Lindy Cree doesn t have all the statistics related to childhood tooth decay committed to memory. What she does have is stories.
The story, for example, of the little Toledo boy who needed 17 of his 20 baby teeth worked on or pulled out.
He had so much decay and infection, said Ms. Cree, president of the Dental Center of Northwest Ohio. No parent wants their child to be in pain or uncomfortable, but sometimes, the parent just doesn t know.
Teaching parents the importance of proper dental care for their children is one of the goals of a new center created with the help of the Toledo Community Foundation. The Dental Resource Center was established to provide education, case management, and, in some cases, referrals to area dental clinics.
The center was established by the Dental Center of Northwest Ohio and will be funded over the next three years through a $372,830 grant from the foundation. The center will target low-income families with children under 5 years old who can t afford dental care.
More importantly, the center will stay involved by hiring case workers to keep in touch with families. The center has connected with various area agencies that offer services to families with young children, including Head Start, Lucas County Family Council s Help Me Grow program, Toledo Public School Early Childhood Education program, the Neighborhood Health Association, and the Toledo-Lucas County Health Department.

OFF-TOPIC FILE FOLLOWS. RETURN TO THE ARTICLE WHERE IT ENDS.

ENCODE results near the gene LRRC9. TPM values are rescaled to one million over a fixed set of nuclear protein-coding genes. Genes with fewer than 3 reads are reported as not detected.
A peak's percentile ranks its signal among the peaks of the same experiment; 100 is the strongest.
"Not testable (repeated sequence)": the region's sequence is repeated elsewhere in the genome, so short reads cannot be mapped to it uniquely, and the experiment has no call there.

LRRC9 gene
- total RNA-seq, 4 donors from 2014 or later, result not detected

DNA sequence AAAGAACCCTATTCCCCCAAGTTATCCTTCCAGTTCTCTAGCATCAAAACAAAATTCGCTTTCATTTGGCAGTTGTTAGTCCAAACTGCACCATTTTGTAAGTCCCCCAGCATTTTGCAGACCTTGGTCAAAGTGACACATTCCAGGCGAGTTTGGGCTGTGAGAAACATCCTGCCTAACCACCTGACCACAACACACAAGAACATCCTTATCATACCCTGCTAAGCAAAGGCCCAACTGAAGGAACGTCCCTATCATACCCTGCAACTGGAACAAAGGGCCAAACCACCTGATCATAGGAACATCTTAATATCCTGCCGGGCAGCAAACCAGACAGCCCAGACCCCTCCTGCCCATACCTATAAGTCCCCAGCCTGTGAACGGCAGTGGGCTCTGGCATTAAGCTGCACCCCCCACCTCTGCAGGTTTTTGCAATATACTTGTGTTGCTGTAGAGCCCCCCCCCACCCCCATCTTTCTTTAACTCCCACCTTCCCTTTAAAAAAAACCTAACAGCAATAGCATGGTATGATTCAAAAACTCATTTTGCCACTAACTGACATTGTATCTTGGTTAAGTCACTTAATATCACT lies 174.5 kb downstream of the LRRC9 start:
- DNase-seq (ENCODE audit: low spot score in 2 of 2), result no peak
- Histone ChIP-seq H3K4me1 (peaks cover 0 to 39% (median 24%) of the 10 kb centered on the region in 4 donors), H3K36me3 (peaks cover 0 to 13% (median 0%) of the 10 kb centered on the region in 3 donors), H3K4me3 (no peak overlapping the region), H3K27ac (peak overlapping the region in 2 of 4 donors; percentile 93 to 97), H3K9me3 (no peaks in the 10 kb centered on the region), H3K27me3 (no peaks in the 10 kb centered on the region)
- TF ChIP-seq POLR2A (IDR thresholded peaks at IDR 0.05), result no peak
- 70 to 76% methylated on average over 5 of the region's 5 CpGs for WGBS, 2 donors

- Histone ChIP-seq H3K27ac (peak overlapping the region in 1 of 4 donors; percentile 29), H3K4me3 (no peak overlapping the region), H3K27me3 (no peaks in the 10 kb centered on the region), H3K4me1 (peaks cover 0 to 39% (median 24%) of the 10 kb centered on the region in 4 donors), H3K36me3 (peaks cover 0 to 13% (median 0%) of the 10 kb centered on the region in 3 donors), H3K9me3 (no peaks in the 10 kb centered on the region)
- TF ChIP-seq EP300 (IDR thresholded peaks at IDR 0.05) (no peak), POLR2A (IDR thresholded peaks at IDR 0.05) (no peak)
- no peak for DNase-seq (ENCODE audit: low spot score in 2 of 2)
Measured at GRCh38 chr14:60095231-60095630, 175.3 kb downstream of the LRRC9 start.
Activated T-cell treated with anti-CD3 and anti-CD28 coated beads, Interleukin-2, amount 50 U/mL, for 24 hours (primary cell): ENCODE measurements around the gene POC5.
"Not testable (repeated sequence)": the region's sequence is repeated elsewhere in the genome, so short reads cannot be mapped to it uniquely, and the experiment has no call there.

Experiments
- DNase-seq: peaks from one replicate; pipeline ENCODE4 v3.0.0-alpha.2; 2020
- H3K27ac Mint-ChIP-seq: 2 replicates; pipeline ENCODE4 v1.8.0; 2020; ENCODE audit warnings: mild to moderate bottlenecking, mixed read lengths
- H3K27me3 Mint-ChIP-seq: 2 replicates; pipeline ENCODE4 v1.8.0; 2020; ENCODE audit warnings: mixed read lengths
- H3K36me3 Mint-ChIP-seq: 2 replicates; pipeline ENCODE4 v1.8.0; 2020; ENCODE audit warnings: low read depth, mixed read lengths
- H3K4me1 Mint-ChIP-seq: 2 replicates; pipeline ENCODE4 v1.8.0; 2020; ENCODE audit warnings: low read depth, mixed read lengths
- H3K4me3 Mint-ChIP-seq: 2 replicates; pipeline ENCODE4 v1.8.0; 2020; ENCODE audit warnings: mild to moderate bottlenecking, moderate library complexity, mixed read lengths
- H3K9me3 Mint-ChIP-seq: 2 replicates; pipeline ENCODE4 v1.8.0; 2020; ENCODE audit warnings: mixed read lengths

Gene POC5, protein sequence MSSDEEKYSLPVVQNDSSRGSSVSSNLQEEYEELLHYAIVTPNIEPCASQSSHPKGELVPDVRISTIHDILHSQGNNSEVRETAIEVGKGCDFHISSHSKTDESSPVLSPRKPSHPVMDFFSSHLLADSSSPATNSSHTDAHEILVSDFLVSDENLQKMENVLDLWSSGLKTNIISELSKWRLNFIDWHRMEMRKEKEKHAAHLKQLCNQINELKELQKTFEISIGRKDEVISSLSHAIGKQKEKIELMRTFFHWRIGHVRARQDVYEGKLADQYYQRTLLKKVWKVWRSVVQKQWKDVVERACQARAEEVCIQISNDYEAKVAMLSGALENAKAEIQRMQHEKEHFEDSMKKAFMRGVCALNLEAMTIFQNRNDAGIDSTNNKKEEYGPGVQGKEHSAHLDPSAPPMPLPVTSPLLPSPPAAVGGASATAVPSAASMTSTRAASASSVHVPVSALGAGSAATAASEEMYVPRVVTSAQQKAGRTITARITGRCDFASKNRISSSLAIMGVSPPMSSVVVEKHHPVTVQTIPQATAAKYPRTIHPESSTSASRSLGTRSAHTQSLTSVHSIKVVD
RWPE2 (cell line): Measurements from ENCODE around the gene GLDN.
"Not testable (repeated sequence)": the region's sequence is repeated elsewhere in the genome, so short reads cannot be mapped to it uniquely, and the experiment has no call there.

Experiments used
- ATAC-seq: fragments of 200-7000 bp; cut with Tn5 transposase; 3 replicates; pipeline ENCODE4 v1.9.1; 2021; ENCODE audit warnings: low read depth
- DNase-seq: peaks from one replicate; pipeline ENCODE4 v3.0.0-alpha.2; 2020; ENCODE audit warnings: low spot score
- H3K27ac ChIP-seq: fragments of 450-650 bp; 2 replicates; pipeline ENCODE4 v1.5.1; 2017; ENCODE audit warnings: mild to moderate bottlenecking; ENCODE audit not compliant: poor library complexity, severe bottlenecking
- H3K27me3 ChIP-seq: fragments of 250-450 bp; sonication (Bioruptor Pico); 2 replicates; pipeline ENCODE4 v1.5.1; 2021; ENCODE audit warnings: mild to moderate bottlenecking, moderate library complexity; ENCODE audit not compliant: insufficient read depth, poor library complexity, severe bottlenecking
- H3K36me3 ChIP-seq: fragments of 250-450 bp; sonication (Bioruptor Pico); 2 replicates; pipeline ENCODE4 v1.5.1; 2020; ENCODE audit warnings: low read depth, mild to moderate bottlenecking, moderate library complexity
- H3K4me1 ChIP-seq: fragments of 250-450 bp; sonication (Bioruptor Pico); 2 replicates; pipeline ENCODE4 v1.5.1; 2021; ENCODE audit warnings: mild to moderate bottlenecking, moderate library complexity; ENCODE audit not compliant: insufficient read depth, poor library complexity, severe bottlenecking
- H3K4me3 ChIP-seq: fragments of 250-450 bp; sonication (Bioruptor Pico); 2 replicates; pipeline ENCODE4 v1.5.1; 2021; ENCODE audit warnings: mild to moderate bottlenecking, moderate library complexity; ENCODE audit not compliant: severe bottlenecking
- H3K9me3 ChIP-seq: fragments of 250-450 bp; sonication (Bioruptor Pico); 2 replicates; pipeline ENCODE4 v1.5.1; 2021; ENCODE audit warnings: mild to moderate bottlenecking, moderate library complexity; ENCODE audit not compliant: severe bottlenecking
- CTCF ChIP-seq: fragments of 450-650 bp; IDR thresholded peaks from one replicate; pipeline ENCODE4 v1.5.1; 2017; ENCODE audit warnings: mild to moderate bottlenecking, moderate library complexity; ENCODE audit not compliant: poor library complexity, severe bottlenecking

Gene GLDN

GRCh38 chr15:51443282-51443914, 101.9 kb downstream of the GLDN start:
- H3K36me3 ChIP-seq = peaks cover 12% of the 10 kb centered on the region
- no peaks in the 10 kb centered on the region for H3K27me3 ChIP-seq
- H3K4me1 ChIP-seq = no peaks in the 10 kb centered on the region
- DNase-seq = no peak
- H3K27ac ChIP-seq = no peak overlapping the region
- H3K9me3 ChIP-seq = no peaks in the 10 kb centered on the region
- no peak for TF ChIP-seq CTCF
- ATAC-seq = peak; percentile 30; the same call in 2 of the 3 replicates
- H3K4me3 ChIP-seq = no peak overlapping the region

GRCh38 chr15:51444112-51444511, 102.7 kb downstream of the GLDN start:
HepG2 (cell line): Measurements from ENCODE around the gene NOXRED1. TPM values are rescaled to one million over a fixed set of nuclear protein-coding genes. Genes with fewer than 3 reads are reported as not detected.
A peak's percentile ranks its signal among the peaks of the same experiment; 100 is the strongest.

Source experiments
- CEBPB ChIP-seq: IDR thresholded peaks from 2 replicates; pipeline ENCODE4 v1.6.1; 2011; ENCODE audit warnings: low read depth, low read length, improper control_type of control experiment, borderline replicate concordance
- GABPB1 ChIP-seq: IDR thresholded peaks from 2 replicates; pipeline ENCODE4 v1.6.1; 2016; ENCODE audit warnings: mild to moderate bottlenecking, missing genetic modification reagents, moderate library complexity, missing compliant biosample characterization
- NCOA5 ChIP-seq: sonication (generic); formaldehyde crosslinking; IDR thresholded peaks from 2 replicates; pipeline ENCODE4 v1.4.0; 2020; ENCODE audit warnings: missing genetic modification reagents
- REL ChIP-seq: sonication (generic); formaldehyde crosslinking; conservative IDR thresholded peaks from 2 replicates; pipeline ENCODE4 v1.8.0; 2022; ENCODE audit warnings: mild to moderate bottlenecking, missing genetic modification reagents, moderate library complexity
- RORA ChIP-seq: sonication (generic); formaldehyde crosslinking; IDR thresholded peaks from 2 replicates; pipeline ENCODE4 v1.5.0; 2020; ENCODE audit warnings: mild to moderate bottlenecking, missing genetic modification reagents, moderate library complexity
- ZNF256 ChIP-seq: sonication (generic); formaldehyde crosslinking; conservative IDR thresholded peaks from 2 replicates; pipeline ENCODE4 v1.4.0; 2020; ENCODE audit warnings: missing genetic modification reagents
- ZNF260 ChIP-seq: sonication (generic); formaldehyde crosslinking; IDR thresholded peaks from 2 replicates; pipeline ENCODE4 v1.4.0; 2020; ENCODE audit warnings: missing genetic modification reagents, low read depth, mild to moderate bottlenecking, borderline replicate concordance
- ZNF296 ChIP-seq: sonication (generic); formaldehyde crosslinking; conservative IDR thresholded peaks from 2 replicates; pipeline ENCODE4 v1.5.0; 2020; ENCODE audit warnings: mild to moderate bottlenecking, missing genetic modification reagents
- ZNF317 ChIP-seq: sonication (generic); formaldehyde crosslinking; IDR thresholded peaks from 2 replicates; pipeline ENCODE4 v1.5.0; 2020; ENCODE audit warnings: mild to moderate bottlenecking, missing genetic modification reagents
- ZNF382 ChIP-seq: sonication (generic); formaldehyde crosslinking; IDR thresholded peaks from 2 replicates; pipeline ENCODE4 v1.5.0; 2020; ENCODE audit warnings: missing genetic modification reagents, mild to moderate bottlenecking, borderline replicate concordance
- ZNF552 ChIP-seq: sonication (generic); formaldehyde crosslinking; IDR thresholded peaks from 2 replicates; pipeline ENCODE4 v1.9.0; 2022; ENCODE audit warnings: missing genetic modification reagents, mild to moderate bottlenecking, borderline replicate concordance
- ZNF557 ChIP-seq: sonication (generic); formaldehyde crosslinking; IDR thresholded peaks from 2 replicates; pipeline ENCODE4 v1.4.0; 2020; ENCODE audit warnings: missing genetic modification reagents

We re working with the local agencies so that when case workers go into a home and are working with young parents, they can assess needs, Ms. Cree said.
The Toledo Community Foundation first recognized the problem of childhood dental care last year. In November, it called on the community to come up with solutions. Foundation President Keith Burwell said yesterday the group is pleased with the result.
A condition of the grant is that the center build its own resources over the next three years so as to continue providing services once the grant money has run out.
To do that, data will be collected so the state can be approached, Mr. Burwell said.
Part of the reason is to have this quantifiable data is to go to the state and say, We need this to be financed, he said. We don t need kids with cavities starting kindergarten and then expect them to fulfill the requirements set for schools.
Ms. Cree said new studies recommend children have their first dental exam by age 1. She said of the 16,000 children under age 5 in low-income families throughout Lucas County, the Dental Center of Northwest Ohio saw only about 500 last year.
The Toledo-Lucas County Health Department s dental clinic saw others, but usually, only when a form is required by the schools, said Dr. Debbie Frogameni, a dentist there.
We are now encouraging all children to come and see us as soon as they have teeth, Dr. Frogameni said. While we won t do any restorative work, we are going to educate them on what they should be doing to prevent oral decay.
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